The International League of Conservation Writers is a forum to bring writers together from around the world who are writing to promote wilderness, nature, conservation, or using other means to protect and restore the natural areas, habitats, animals, and plants of our planet. ILCW will present periodic writing awards to authors who excel in this field.


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International League of Conservation Writers

Writing to inspire the love of nature and a passion for its protection.

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Sept. 18-25, 2016

Extremadura, Spain: Bustards, Sandgrouse and Vultures!

Led by David Lindo, The Urban Birder and Extremadur-based Martin Kelsey.


September 23-29, 2016 (maximum of 12 participants.) ILCW co-founder and  fellow Boyd Norton  photography workshop normally fills up quite rapidly - and did this year. However, we just had a few folks cancel for medical reasons and so we now have 3 spaces open up. The Absaroka Ranch is in the heart of the Yellowstone-Grand Teton region and is in a magnificent setting. There is still time to join Jim Griggs and me in this great week of creative photography and learning. More information. 

Sept. 30-Oct. 11, 2016

A 12-day Peruvian Adventure for
Woman Writers

Space is limited to 12 women

Discover the Sacred Valley, Patacancha, Cusco, and Machu Picchu. Watch the nimble fingers of the women weavers with their vibrant strands of wool. Open the pages of your journal and weave your own tapestry with word. Travel with ILCW member Page Lambert. To find more information about the trip click here.

Sept. 30-Oct. 7, 2016

Autumnal Portugal: Lisbon Estuaries, Alentejo and Algarve Regions.

Led by David Lindo, The Urban Birder and Joao Jara.


October 2017 Photo tour in  Chile of the Lakes Region and Patagonia, including Torres del Paine National Park with Boyd Norton.

Boyd is the recipient of the prestigious Ansel Adams Award for Conservation Photography, presented to him in September 2015 by the Sierra Club president. He is the author and photographer of 17 books, including Serengeti: The Eternal Beginning (Fulcrum, 2011) and Conservation Photography Handbook: How to Save the World One Photo at a Time (Amherst Media, 2016) both of which received high praise from Jane Goodall and others.

Boyd has been conducting his highly popular photography workshops for 43 years. His workshops have spanned the globe and have included Galapagos Islands, Kenya, Botswana, Rwanda, Siberia, Alaska, Antarctica, Peru, Borneo, Bali, Belize and numerous locales in North America. For information on his scheduled workshops and others planned contact him.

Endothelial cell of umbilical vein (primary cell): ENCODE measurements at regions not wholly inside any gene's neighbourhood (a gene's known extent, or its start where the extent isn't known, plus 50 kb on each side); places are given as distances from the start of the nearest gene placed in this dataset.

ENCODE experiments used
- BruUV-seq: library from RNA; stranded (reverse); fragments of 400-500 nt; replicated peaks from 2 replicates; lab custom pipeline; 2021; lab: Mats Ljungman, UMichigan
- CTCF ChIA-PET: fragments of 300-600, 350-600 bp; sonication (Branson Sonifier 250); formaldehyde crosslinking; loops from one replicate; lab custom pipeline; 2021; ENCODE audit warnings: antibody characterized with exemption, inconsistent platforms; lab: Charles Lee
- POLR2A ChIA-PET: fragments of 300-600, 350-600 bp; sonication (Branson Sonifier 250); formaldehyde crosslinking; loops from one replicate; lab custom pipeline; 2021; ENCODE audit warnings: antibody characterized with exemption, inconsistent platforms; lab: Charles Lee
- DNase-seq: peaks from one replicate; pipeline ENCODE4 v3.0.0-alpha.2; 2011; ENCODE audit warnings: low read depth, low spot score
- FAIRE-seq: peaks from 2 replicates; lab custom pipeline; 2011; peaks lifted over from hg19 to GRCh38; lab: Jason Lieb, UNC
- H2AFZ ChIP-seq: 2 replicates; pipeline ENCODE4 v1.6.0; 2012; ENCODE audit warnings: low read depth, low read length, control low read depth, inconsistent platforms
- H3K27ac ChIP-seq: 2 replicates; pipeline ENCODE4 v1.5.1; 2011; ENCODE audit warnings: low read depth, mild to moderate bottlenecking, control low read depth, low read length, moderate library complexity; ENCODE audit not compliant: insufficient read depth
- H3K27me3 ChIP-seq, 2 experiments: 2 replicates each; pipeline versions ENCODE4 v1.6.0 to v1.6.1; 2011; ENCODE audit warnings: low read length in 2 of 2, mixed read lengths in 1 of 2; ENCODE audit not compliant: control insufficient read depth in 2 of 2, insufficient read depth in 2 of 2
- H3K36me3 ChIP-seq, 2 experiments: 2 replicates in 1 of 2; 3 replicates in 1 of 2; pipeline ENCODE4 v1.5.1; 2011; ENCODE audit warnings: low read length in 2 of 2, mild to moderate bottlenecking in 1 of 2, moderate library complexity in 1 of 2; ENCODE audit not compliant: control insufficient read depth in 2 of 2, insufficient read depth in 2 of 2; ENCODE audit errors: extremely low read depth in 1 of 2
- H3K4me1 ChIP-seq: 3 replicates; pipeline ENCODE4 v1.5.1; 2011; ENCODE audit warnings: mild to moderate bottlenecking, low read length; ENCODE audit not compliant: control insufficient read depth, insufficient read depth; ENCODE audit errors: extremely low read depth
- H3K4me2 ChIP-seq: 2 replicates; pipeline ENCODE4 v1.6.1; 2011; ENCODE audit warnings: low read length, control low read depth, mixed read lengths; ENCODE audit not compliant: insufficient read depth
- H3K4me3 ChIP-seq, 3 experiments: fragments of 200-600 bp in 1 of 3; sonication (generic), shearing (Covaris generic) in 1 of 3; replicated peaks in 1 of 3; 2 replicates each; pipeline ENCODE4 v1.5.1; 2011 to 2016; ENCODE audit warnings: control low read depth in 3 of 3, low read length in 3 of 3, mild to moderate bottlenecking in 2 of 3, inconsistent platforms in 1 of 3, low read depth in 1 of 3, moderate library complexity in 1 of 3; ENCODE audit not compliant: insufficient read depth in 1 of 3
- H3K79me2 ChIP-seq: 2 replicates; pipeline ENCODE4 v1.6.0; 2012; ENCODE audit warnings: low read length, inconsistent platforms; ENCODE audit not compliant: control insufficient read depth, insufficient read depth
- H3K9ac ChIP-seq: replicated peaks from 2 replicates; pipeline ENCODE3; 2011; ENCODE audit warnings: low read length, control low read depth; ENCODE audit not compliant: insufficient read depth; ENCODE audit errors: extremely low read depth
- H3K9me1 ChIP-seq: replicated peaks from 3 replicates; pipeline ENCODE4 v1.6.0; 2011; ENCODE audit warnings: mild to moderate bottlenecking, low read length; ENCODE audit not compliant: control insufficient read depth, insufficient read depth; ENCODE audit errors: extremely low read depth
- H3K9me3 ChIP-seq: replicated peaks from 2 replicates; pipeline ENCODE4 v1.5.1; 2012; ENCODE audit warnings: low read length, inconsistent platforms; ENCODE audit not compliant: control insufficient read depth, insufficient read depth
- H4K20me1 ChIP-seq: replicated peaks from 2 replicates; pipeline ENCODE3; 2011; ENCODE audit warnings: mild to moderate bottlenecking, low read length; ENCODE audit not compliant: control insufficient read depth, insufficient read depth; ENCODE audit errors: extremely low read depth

Oct. 5-7, 2016

European Wilderness Academy Days, Uzhhorod, Western Ukraine

The event hopes to raise awareness for wilderness protection. Topics of focus: Old-Growth Beech Forest—Threats and opportunities; Sustainable Tourism in the Carpathians—Saving wilderness through tourism; Wild Rivers—the next frontier; Ukraine—Nature conservation between Post-Soviet and Pre-European legislation; Ranger wilderness education in Europe—best practices; and more. For more information click here.

Nov 15-16, 2016

WildSpeak, Washington, DC

Filmmaker and ILCW member Jon Bowermaster is to be the emcee. Put on by the International League of Conservation Photographers, speakers include: Amy Gulick, Laurent Geslin, and Garth Lenz. For more information, click here for the ILCP website.

January 31- February 12, 2017

Tanzania photo safari. This marks Boyd Norton’s 32nd year of his very popular Tanzania photo tours.



ILCW now on Facebook

ILCW members, please check out the ILCW Facebook page and add content. Tell us what you are working on, what changes you see in the area of conservation (good and bad) in your area, include news from you: have you recently won any awards or accolades? Have you recently published a new book or article or perhaps finished a piece of art, performance piece, photo that glorifies the natural world? This page is for you, please enjoy and generate interest in ILCW and what we do.

ILCW facebook


Looking for Creative People Who Appreciate Nature

Do you have a friend or a colleague who is passionate about Nature and believes that we should protect what we have for future generations? ILCW welcomes all creative people (not just writers) who use their talent to bring awareness to the plight of our natural world. Have them apply to be an ILCW member at




Do you have news?